Discovery games were taking place in a gaming case in Mississippi.
The Plaintiffs brought a motion to strike and a motion for sanctions for discovery misconduct in responding to requests for electronically stored information. Maggette v. BL Dev. Corp., 2009 U.S. Dist. LEXIS 116789 (N.D. Miss. Nov. 24, 2009). The Court did not grant the sanctions motion, but took a direct shot across the Defendant’s bow, stating:
This is not to say that sanctions will not ultimately be found to be warranted. The court has already imposed sanctions upon defendants for what it views as a casual, if not arrogant, rebuff to plaintiffs’ repeated efforts to obtain information which is ordinarily easily produced in litigation. Maggette at *6, fn 1.
The Court had earlier ordered the Defendants to “. . . search any available databases for responsive information and produce it to the plaintiffs.” Maggette at *7.
The Defendants claimed they had search for responsive ESI pursuant to the Court order, but failed to state what databases were searched, what methodology was used, what search terms were deployed or any expert report validating the position there was no responsive electronically stored information. Maggette at *7-8.
The Court’s frustration was evident as it summarized the discovery issues at bar:
Further, the defendants have not provided any concrete reason or rationale for the numerous discrepancies within their discovery responses and the deposition testimony of their own employees. Nor has defendant articulated a satisfactory response to the court’s doubts expressed at the hearing that corporations as large and sophisticated as the defendants, which operate numerous gaming facilities across the country with various operations centers, do not have either paper files, electronic files or information or — even in light of Hurricane Katrina — backup measures and files for at least some of the information requested by plaintiffs. Maggette at *8.
Preservation Roulette: A Review
The Court noted that the Fifth Circuit Court of Appeals had not stated any standards for the preservation of electronically stored information and corresponding sanctions for the loss of ESI. Maggette at *8.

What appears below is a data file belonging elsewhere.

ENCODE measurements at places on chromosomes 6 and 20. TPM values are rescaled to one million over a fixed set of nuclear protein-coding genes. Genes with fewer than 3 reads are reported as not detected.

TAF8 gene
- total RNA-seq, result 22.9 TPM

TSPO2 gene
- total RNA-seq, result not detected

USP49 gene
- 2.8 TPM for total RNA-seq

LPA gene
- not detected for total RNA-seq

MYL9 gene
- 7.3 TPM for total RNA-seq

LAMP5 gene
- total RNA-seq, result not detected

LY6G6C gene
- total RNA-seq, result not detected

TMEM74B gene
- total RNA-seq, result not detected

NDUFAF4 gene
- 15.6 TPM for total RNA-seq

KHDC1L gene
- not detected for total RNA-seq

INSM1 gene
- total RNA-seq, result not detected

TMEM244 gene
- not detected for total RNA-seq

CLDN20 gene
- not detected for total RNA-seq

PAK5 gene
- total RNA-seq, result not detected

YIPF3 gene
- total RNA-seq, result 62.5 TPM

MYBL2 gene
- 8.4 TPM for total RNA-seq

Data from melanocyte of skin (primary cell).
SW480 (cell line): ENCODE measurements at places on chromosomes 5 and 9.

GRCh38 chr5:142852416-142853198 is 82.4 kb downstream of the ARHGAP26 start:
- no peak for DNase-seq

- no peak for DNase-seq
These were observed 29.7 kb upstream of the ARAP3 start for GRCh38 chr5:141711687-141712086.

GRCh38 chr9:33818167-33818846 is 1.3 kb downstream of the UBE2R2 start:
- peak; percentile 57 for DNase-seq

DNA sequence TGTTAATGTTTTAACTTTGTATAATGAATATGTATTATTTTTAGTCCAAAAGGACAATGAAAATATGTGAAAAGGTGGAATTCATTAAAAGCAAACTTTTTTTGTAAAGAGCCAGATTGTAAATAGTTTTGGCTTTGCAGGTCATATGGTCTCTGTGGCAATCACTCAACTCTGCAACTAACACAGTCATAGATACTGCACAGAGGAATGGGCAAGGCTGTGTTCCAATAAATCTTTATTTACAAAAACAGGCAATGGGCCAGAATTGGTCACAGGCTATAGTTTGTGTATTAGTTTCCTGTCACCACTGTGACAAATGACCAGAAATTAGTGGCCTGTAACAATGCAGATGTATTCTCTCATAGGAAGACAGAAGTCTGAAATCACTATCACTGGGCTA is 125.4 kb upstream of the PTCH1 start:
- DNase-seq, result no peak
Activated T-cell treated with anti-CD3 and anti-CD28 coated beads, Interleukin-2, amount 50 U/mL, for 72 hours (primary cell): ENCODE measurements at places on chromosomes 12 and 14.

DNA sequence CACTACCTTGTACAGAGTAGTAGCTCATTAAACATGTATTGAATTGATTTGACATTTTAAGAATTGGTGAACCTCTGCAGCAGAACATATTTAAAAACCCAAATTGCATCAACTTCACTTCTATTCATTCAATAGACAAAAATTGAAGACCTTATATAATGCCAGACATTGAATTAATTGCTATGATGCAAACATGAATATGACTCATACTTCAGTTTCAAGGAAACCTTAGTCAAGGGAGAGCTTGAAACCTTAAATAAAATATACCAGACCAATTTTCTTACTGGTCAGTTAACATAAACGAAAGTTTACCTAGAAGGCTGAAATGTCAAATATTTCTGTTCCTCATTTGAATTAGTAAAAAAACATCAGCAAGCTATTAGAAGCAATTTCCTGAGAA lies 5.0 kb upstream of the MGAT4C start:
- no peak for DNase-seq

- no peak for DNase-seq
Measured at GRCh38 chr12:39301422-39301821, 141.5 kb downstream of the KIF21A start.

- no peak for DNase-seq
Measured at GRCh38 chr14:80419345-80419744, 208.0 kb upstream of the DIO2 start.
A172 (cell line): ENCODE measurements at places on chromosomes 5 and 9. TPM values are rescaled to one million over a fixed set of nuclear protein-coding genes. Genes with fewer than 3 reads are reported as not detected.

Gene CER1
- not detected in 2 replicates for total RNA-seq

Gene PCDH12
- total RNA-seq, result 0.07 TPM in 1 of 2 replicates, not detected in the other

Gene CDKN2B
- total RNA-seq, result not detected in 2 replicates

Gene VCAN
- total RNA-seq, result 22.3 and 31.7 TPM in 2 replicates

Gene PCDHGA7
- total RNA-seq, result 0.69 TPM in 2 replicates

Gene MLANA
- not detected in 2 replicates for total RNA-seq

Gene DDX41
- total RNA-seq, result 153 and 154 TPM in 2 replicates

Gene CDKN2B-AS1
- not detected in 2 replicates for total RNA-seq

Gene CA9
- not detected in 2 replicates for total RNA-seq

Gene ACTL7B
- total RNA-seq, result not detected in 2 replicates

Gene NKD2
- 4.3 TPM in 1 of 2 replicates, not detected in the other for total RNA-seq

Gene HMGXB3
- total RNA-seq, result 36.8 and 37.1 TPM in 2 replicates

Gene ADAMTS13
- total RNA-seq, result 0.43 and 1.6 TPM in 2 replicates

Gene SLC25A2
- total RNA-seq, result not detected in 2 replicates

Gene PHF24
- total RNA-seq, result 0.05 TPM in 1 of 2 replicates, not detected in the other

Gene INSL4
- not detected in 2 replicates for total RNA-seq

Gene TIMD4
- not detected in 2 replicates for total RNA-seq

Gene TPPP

The Court looked to the Zubulake line of cases for guidance, citing the basic preservation obligation that the duty to preserve triggers when “the party has notice of the litigation or when it should have known that the evidence may be relevant to future litigation.” Maggette at *8-9, citing Zubulake v. UBS Warburg, LLC, 220 F.R.D. 212, 216 (S.D.N.Y.2003).
Once there has been a triggering a reasonable anticipation of litigation, a party must suspend its records information management/destruction policy and enact a litigation hold. Maggette at *9.
Order for 3rd Party e-Discovery Expert
The Court had a big problem: It appeared the Defendants had not met their discovery obligations; however the Court could not hold so with certainty. Maggette at *10. As the Courts are to find the truth of an issue, the Court declined to rule on whether “the standards for preservation of electronic evidence and disclosure of all relevant evidence have been met or not met…” Maggette at *11.
In what some experts would call a truly magnanimous Christmas gift, the Court stated it could not make “such a determination without further review by a third-party expert in the field of electronic discovery and who has knowledge of the gaming industry.” Maggette at *11.
Before any skeptics yell “Bah, Humbug,” the Court has very valid points in using a third-party expert to determine electronic discovery issues.
The Court stated the Defendants had “failed to satisfy the court’s inquiries calculated to determine the legitimacy of their searches to date or whether they have in good faith attempted to use preservation techniques reasonably available to them…” right before ordering the costs to be paid by the Defendants. Maggette at *11.
The Court ordered the parties to agree on an expert who not only had knowledge or electronic discovery, but also the gaming industry, to “determine whether the defendants have met the standards for preservation of electronic evidence and disclosed all relevant evidence.” Maggette at *11.
Bow Tie Thoughts
When I was a young associate doing construction defect litigation, I did not personally rip out windows with a crowbar for destructive testing. We had experts who could testify in court as to industry standards and how the work performed met or fell below those standards. The same is true for issues with electronically stored information.
There are situations with electronic discovery requiring people with knowledge of SQL databases, CCE’s for collection of electronically stored information and strategies on what search terms will be effective or not. This is a reality of the “digital age.” The Court in Maggette not only realized this fact, but that it was necessary to have someone knowledgeable of the gaming industry as well.